MennoTalks: Making a way out of no way

At the Mennonite Church USA convention in Orlando in July, planners tried something new. Something they called MennoTalks. Not quite TED and not exactly Pecha Kucha, MennoTalks explored a different topic each day, featuring speakers from diverse perspectives. Topics included Celebrating Women (Wednesday); Race, Religion and Justice (Thursday); and Local and Global Peacemaking (Friday). Over the next several weeks, we’ll be featuring a series of posts based on the MennoTalk presentations in Orlando.

Hannah Heinzkehr is the Executive Director for The Mennonite, Inc. She lives in Goshen, Indiana, with her husband, Justin, and two kids. Hannah’s MennoTalk was categorized under the topic Celebrating Women.

Regardless of your political leaning, it’s likely that you have seen the phrase, “Nevertheless she persisted” floating around. It was first used when the United States Senate took a vote to formally silence Senator Elizabeth Warren as she was protesting an appointment. As Senate Majority leader Mitch McConnell explained the vote, he said that Warren had been warned several times to stop speaking, but “nevertheless, she persisted.”

As so often happens these days, this phrase quickly took on a life of its own.

The catch phrase — meant to communicate disobedience or a lack of decorum — in fact became a mantra that symbolized and celebrated the ways that women have been persistent in breaking barriers despite attempts to silence them or ignore what they have to say.

Similarly, Womanist theologians, whose work centers the stories and experiences of black women in particular, have sometimes used the phrase “making a way out of no way,” to describe the ways that women of color have persisted despite the multiple layers of oppression that they face — sexism, racism and more. Theologian Monica Coleman describes the act of “making a way out of no way” as the “quest for health and wholeness in the midst of violence, oppression and evil.”

In many contexts, and sometimes against what seems like all reasonable odds, women have illustrated a resilience and a will to persist. This is true in Mennonite Church USA as well. And finding ways to lift up and tell the stories of the women among us who have paved the way for the work of women in leadership in the church today is a critical exercise.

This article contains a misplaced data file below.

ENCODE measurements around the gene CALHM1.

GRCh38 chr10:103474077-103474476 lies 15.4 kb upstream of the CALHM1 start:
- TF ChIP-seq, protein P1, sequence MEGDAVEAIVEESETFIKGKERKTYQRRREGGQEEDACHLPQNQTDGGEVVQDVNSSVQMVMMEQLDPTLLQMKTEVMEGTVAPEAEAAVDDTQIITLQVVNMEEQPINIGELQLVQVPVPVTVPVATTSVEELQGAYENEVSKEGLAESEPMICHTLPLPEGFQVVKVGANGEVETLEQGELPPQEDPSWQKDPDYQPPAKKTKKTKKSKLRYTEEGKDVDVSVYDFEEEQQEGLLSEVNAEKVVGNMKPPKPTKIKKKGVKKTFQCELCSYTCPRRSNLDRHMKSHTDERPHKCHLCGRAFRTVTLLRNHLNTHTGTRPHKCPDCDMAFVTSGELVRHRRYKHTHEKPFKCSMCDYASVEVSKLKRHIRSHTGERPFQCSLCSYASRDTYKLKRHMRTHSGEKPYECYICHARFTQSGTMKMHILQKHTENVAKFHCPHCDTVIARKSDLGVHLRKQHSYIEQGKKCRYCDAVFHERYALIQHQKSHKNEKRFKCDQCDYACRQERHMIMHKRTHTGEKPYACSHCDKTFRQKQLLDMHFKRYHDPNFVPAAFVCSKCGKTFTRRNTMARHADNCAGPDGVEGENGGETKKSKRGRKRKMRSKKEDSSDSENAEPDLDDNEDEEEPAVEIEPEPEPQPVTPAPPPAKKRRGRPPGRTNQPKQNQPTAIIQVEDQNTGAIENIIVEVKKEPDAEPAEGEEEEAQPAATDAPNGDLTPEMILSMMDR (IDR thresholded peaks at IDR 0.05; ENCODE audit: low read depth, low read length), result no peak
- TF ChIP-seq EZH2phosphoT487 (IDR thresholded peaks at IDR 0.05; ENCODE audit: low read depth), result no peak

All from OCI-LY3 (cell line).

A 2009 audit of women in ministry across Mennonite Church USA revealed that we still had a long way to go. In 2009, 20 percent of Mennonite pastors were women. Today, only three out of 18 area conferences are led by women and none of the six churchwide agencies is headed by a woman (I am the Executive Director of a The Mennonite, Inc., which is an organization of MC USA and I do meet regularly with agency CEO’s). To my knowledge, only one woman of color has ever served as a conference minister and none have headed a churchwide agency.

In 2009, these statistics were striking enough that they led to the formation of the Women in Leadership Project, a group that is still working today to help the church take a closer look at the deep roots of sexism, racism and other forms of oppression and the places where they intersect in our own denomination.

In my own role as a denominational leader, I was lucky to follow another young, female leader, Anna Groff. But prior to Anna stepping into her role, there was only one other woman (and no women of color) who had served as an editor for a Mennonite denominational publication.

Many times over the last few years, I’ve heard people say some version of the following statement: “But we’ve answered the women in leadership question in our denomination. This is no longer a concern.” Often the statement is not that blatant, but the sentiments are there, as if addressing systems of oppression and changing deep-rooted organizational cultures is as simple as changing our denomination-wide statements (although admittedly sometimes that has/might help).

As I’ve talked with, interviewed and read blogs from women across Mennonite Church USA, I am struck by the many stories I hear about what we call microaggressions — subtle and indirect actions or statements that communicate discrimination — that take place on a day-to-day basis.

As a straight, white woman, I know that I have likely been both the recipient and the purveyor of microaggressions.

Here are a few recent real-life examples of microaggressions that have been shared with me and that I have permission to share: